Dealing with Lunchroom Bullies
Lunchtime at school should be a time for our kids to re-fuel and relax, but can also be a prime atmosphere for bullying. Bullies can pick on kids for many things in the lunchroom, and surprisingly that includes what is – or is not – in their lunchbox. Whether the “cool” thing at your kids’ school is carrots, cupcakes or candy corn, knowing how to respond when a classmate teases (or worse) about the contents of one’s lunch can be an important skill.
Some ideas to consider when helping your kids have a happy lunch experience:
- Get them involved in lunch. Whether your kids eat the lunch provided by the cafeteria or bring a lunch from home, encourage them to be involved in the decision. If you pay for lunch at school, talk to them about money, what it’s worth, where it came from and what it can buy. If your kids take their lunch, have them help decide what goes in it and assist in preparing it. The Tasty Hummus Sandwich or Fruity Pita Sandwiches are both great lunchbox recipes that your kids can assist in preparing.
- Develop a script. One of the things I often tell my clients is that preparing a statement or a script can help in tough situations. For example, if your child knows another student always comments on their meals, you can help her memorize a statement in response. This way she won’t have to think of something to say in the moment when she is nervous, stressed and put on the spot. Something like, “You know, I like what’s in my lunchbox,” can be all it takes to make her point and communicate to the bully to back off.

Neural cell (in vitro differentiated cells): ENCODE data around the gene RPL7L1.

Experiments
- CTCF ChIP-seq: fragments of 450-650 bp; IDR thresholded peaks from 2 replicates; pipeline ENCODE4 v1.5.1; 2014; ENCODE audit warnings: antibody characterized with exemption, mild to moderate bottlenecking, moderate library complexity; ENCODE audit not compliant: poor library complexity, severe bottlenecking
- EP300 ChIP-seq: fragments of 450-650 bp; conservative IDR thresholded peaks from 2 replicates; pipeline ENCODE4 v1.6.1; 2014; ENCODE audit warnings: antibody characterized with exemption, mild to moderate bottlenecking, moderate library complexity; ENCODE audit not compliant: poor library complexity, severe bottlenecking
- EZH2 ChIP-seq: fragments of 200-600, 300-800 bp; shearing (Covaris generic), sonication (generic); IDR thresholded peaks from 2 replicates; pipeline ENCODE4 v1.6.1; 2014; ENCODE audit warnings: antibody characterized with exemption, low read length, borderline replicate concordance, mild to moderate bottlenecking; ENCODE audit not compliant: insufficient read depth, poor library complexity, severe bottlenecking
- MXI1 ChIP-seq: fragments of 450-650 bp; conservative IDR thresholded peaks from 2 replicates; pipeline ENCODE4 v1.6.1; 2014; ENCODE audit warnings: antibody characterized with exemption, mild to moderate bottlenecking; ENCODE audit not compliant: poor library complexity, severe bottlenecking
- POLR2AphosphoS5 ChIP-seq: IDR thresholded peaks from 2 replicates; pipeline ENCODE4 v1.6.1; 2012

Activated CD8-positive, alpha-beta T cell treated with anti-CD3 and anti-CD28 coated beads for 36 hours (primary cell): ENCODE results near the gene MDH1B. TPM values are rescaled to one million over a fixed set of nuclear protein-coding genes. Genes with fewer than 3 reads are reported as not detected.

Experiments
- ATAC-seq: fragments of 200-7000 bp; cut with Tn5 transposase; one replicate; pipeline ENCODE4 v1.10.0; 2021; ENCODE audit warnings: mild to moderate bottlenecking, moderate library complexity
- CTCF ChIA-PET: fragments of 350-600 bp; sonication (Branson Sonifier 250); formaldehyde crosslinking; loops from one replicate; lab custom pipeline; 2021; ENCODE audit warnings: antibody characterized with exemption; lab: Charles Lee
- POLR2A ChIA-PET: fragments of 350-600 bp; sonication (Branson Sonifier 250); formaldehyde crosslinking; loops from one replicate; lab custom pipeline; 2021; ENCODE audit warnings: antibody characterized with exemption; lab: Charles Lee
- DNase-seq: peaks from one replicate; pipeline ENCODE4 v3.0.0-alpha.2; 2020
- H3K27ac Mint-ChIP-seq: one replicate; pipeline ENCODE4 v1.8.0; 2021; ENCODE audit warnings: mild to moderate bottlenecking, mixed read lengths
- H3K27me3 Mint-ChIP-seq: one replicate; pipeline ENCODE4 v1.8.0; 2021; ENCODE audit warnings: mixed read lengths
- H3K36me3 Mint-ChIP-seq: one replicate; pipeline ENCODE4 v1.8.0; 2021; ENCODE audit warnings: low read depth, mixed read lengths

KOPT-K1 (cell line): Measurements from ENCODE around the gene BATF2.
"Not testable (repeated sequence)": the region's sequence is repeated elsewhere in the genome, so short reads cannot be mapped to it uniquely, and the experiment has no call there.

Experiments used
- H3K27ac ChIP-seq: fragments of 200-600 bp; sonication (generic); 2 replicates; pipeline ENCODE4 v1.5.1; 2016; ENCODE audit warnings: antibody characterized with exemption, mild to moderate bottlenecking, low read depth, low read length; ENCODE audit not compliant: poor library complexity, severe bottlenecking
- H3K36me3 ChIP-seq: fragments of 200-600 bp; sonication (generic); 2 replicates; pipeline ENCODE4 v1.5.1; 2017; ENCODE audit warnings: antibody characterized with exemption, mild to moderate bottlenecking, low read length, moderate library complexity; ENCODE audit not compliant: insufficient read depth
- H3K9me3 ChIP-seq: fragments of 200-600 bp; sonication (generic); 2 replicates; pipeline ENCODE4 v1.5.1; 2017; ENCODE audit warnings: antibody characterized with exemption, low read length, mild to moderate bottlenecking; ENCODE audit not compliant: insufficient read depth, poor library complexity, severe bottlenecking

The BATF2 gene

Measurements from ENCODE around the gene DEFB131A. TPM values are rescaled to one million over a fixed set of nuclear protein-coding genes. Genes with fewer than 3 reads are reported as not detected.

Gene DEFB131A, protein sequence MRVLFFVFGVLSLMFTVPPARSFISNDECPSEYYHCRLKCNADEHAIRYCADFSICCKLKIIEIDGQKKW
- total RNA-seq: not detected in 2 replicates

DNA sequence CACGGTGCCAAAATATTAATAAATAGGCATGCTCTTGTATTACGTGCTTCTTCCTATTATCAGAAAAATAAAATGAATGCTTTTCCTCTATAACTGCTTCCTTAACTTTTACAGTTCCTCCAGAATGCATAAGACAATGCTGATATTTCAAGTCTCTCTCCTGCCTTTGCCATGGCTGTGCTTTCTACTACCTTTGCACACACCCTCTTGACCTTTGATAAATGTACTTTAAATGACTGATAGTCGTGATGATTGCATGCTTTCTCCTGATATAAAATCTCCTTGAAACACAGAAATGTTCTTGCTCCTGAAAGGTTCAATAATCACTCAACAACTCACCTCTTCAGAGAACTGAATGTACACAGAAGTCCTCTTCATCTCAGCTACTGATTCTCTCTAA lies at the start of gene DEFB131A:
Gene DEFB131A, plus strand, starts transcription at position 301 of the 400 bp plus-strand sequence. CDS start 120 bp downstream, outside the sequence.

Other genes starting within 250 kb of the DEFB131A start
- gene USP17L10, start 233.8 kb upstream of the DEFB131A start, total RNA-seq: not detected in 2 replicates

- Discuss alternatives. It’s amazing how many of us can get caught in a rut, unable to think about alternative ways of behaving when we are anxious. If your child is being bullied at lunch, help him think of other ways to spend the lunch hour. These might include sitting with a different group of kids, making new friends or changing the way he responds to the bully. While I don’t think bullies should be allowed to make kids abandon things or people they enjoy, it can be helpful to look at the situation creatively to help determine effective solutions.
- Determine when help is required. Many schools have structured responses to bullying and bullying curricula for their students. As a parent of a child being bullied, it is okay to ask your child’s teacher or principal how they recommend your child respond. Does your school have key words or phrases they use around bullying that all the kids understand? How long should your child try to manage the bully on their own? At what point should the lunchroom attendant, a teacher or the principal be called in? Becoming well informed about the school’s procedures and protocols around bullying will allow you to assist your child with coming up with solutions in the most effective way.